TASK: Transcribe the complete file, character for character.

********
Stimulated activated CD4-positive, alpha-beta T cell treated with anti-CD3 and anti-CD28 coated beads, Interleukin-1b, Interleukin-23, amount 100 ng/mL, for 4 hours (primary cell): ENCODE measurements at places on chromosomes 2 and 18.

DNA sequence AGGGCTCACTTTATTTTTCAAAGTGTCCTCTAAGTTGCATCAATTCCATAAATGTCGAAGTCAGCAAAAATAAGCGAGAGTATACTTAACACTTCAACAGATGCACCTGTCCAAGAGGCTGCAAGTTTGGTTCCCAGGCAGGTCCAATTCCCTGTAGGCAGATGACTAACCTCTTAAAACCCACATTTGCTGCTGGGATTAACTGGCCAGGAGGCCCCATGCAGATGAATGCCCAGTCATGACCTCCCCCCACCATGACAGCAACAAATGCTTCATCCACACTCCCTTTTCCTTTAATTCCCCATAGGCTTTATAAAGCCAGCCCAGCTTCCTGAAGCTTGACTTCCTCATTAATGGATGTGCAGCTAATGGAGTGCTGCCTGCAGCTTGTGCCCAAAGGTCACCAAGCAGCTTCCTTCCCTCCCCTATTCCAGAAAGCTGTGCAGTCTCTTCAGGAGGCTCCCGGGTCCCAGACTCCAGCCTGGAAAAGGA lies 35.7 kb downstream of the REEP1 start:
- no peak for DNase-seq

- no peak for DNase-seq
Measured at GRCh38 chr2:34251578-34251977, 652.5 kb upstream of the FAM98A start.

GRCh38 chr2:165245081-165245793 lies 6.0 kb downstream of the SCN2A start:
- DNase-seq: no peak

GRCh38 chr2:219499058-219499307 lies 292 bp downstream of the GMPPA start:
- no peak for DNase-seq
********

Stimulated activated CD4-positive, alpha-beta T cell treated with anti-CD3 and anti-CD28 coated beads, Interleukin-1b, Interleukin-23, amount 100 ng/mL, for 4 hours (primary cell): ENCODE measurements at places on chromosomes 2 and 18.

DNA sequence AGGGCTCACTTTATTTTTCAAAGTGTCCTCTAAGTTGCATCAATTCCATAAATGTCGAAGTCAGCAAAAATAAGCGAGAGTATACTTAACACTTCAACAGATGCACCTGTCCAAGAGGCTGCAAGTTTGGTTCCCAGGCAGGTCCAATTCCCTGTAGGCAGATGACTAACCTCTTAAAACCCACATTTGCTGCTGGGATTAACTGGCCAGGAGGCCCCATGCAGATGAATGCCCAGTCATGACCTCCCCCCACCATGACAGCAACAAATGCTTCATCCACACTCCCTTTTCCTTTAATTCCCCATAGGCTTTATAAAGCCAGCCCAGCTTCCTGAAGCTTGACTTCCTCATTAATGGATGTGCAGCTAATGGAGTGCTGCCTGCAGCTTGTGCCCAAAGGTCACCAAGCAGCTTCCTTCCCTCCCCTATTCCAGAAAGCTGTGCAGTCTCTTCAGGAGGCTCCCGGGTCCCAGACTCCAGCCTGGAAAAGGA lies 35.7 kb downstream of the REEP1 start:
- no peak for DNase-seq

- no peak for DNase-seq
Measured at GRCh38 chr2:34251578-34251977, 652.5 kb upstream of the FAM98A start.

GRCh38 chr2:165245081-165245793 lies 6.0 kb downstream of the SCN2A start:
- DNase-seq: no peak

GRCh38 chr2:219499058-219499307 lies 292 bp downstream of the GMPPA start:
- no peak for DNase-seq